Mca blog

Being Human is Like a Solar-Powered Watch

I have a rather old solar powered watch. In the winter it often stops running because under my long sleeves it’s not getting enough sunlight to keep the battery charged.

I can relate to that!

But not in the way you think. It’s not just actual sunlight that we need. As humans, the sunlight we need most comes from positive emotions.

Think about how you feel when you get an unexpected hug from a friend or family member. Or someone expresses gratitude for something you did. Or a colleague tells you they’re proud of one of your accomplishments.

Think about how you feel when you see an uplifting movie, read an inspirational book or listen to an informative podcast. Or when a stranger shows you some kindness (lets you in the traffic queue or opens a door for you when your hands are full).

All these are potential rays of sunlight that can affect your health as powerfully as does actual sunlight. As without sunlight, without positive emotions we would be unable to be at our optimal best. Without positivity our emotional battery would run down.

When my children were little, I used to tell them I had a “hug-o-meter”. If ever I said that Mummy’s hug-o-meter was low, they would come running into my open arms and hug and squeeze me till my tank was full again. Their physical expression of love helped to refuel me emotionally, it gave me resilience to face the often tough and demanding world again.

This is what positive emotions do for us.

Numerous studies show that engaging with positive emotions can improve your health and even reverse illness. But more importantly, positive emotions can be protective – like holding up a clear umbrella during a sun-shower, they protect you from the rain whilst still letting in the sunlight. Healing what is wrong is important, of course. But preventing ill health or emotional burnout is even more important. Positive emotions can do this, if we engage with them regularly.

But, I hear you say, life is tough and bad things happen daily. That’s true, but did you know that we actually experience 3-times more good things each day than bad? 

The problem is we don’t notice them.

We’ve evolved to pay more attention to bad things than good, because bad things may be life-threatening. From an evolutionary viewpoint, focusing on the bad is a survival mechanism that allows us to stay alive long enough to pass on our genes, ensuring our species does not become extinct.

That mechanism was useful when we procreated in our early teens and died before the age of 35. Not so useful now. In fact, that same negative reactivity that ensures the survival of our species is now (at least partially) responsible for cardio-vascular disease, cancer, immune disorders and other “modern” illnesses.

The good news is that if you want to increase your positive emotions, you don’t have to do special positivity exercises (though that helps too). You might just make a point of noticing every positive thing that happens in your day. The parking spot, the smile from a colleague, the feel of sun on your skin on a cold winter’s day or the cool breeze in mid-summer, the great cup of coffee, the pleasure of purchasing a new garment, the tasty piece of fruit, the comfort of your pillow at night, the hug from a friend or partner, the excitement shown by your neighbour’s dog when you visit… need I continue? So many opportunities to engage with positive emotions every single day.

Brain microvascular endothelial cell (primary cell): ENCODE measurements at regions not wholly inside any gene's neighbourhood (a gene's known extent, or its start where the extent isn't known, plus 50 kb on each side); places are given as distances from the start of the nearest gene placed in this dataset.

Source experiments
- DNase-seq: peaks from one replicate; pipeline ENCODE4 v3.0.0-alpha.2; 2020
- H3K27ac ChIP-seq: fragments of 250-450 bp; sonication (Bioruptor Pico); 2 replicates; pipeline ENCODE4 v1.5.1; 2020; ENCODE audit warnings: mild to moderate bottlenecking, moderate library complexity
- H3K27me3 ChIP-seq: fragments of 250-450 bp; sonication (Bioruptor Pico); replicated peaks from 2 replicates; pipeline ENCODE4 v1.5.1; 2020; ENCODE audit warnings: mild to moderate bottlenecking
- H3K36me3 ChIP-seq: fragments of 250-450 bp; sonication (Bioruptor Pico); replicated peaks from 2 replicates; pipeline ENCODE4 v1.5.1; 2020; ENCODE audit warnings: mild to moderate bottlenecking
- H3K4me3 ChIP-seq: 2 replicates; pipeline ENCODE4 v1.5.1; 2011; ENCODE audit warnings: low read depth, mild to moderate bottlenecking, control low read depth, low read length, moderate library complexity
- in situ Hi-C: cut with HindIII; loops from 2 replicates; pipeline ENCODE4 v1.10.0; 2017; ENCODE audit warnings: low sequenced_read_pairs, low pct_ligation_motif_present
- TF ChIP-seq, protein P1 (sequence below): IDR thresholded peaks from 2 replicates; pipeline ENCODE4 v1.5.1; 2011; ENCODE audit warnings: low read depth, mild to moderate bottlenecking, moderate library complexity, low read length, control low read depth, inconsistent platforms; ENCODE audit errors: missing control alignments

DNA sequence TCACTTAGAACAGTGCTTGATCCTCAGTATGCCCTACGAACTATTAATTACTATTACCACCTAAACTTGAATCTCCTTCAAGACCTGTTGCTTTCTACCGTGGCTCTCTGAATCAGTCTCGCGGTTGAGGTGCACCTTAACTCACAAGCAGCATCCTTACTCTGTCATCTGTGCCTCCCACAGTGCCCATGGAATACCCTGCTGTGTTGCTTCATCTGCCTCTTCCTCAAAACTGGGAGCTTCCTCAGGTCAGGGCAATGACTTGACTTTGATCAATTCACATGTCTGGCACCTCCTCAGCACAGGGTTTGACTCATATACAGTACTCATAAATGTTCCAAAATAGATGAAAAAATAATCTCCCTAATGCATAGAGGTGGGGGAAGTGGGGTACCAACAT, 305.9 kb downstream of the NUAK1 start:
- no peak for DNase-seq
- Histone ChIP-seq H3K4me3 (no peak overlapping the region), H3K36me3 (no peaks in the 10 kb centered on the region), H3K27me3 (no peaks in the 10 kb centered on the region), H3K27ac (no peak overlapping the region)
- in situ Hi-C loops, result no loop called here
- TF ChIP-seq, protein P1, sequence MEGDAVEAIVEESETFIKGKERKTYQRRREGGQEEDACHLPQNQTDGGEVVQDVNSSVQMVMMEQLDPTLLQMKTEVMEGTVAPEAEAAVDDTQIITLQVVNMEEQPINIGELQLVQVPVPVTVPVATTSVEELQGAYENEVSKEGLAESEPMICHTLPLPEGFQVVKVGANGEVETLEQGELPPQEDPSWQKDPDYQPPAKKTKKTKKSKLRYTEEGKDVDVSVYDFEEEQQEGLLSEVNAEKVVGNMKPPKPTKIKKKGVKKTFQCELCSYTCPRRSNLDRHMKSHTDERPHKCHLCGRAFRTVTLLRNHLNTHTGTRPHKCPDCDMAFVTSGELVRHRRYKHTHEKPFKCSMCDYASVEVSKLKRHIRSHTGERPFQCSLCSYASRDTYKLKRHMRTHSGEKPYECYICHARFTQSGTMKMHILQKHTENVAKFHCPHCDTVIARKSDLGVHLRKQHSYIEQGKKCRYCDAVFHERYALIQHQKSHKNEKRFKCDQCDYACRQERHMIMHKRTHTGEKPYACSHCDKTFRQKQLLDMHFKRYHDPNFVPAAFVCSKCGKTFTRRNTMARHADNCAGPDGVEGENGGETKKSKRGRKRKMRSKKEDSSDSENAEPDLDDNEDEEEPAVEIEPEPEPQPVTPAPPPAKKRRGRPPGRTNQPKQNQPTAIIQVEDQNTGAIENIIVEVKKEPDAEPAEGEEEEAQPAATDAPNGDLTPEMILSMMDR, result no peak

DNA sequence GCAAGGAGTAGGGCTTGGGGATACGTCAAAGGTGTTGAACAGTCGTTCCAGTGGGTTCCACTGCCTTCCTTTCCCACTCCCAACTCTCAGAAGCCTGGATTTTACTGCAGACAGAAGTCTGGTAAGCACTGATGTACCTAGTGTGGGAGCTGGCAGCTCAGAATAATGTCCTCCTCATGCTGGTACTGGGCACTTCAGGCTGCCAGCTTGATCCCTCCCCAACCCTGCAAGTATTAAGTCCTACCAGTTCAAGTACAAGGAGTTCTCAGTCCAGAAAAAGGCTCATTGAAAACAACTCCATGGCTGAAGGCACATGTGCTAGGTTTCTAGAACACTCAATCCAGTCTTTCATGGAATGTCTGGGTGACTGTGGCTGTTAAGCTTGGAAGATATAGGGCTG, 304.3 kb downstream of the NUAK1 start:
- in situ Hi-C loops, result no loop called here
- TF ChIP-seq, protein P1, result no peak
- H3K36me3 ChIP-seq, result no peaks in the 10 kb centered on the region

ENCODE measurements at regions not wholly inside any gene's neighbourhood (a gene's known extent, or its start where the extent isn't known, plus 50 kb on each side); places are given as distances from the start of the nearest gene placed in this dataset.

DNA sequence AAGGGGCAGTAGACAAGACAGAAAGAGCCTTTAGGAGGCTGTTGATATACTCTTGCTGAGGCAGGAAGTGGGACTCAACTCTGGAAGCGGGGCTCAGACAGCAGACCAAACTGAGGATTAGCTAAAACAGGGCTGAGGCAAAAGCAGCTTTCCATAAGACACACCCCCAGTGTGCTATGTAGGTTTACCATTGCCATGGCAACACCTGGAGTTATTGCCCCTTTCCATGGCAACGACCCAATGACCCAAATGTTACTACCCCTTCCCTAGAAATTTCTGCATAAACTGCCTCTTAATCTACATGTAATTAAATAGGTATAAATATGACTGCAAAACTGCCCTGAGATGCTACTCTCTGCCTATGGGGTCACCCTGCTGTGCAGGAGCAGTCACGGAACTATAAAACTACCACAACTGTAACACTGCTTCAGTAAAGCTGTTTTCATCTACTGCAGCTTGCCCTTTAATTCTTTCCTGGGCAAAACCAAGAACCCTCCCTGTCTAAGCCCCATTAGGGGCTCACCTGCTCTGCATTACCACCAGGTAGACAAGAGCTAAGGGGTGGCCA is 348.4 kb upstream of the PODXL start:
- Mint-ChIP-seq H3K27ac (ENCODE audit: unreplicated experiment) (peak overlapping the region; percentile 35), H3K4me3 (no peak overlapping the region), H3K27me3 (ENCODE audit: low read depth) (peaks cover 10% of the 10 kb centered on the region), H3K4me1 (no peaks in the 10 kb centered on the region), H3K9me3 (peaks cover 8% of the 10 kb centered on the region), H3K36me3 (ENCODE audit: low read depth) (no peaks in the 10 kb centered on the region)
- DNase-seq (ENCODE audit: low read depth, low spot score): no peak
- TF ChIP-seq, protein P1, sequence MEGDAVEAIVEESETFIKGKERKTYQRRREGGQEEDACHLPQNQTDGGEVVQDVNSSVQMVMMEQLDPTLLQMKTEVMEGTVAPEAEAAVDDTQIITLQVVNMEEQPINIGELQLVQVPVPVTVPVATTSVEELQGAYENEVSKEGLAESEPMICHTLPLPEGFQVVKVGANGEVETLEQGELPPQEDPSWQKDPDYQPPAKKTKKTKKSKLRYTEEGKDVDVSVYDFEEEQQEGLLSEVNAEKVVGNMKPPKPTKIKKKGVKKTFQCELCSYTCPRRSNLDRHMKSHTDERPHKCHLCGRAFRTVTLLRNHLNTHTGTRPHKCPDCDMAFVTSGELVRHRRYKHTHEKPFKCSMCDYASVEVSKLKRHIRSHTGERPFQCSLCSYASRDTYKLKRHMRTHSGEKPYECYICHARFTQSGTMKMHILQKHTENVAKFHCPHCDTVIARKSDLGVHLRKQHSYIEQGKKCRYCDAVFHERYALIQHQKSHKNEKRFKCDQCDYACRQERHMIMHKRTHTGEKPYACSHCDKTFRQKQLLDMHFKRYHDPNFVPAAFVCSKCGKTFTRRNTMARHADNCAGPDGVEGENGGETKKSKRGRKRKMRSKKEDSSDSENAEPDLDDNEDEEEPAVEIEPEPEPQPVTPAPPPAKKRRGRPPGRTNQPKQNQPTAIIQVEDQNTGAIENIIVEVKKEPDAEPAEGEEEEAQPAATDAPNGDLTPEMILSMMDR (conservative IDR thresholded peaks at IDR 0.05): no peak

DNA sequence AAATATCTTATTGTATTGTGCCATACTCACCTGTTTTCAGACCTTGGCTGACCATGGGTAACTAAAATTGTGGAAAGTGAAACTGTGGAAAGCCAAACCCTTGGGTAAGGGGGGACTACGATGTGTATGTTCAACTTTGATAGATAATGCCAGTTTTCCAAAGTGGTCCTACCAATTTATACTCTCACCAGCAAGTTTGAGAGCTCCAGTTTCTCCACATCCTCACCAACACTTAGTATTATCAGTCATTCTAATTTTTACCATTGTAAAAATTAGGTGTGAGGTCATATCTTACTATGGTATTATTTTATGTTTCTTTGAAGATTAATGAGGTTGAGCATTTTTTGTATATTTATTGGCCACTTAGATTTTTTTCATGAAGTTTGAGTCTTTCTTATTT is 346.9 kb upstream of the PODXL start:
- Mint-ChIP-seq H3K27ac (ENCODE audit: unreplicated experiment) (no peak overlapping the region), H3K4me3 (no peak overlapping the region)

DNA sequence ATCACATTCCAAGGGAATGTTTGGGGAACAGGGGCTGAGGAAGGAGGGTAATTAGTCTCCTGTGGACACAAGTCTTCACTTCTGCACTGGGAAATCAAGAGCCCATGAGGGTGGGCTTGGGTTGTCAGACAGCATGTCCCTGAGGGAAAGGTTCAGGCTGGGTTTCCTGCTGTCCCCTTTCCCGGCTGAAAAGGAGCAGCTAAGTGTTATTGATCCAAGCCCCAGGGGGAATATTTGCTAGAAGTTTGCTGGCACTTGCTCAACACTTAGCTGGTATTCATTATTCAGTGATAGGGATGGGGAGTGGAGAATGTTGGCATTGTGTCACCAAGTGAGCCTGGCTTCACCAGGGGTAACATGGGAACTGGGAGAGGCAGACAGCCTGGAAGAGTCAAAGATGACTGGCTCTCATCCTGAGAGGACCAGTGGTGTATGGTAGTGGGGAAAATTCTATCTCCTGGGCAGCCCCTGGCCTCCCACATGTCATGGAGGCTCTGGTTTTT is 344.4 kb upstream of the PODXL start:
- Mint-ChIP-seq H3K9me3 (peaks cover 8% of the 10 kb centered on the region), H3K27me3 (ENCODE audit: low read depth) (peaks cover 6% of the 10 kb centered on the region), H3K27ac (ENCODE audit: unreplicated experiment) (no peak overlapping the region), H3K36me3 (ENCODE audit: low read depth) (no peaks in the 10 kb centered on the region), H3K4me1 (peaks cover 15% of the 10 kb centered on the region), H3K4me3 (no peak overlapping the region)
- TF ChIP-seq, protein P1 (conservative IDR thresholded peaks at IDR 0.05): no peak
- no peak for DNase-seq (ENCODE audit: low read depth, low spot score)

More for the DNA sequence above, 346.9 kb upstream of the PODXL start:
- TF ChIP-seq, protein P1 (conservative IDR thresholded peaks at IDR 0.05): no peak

But to notice these emotions you need awareness. If you eat that piece of fruit or drink that coffee while scanning your emails, chances are you won’t even notice if it’s pleasant or not. If your child comes running for a hug while you’re busy on the phone, how will you fill your hug-o-meter? Positivity is an active, not a passive state. Nothing and no-one will make you happier, you must do it to yourself, using all the opportunities that knock on your door every day.

And the best way to improve your awareness is to learn how to practice mindfulness.

It’s not hard. Watch a young child, they do it intuitively. We call it a beginner’s mind. A young child has new experiences every day. First smile, first rolling over, first foods, first crawl, first words, first steps, first play with another child, first visit to the zoo. We could fill pages with all these firsts.

The beginner’s mind is the attitude of openness to a new experience, like that of a child. However, a true beginner’s mind is to approach every experience as if it were a new one, even when it’s the thousandth time. You may have had hundreds of cups of coffee, even thousands, but if you drink each cup of coffee as if it were the first time, you may notice flavours you’ve never noticed before – perhaps pleasant ones or not, but it will be unique experience.

This is mindful awareness.

When you learn to bring this type of awareness to the many positive moments of your day, you’ll notice that multitude of daily positive emotions that are waiting to be savoured.

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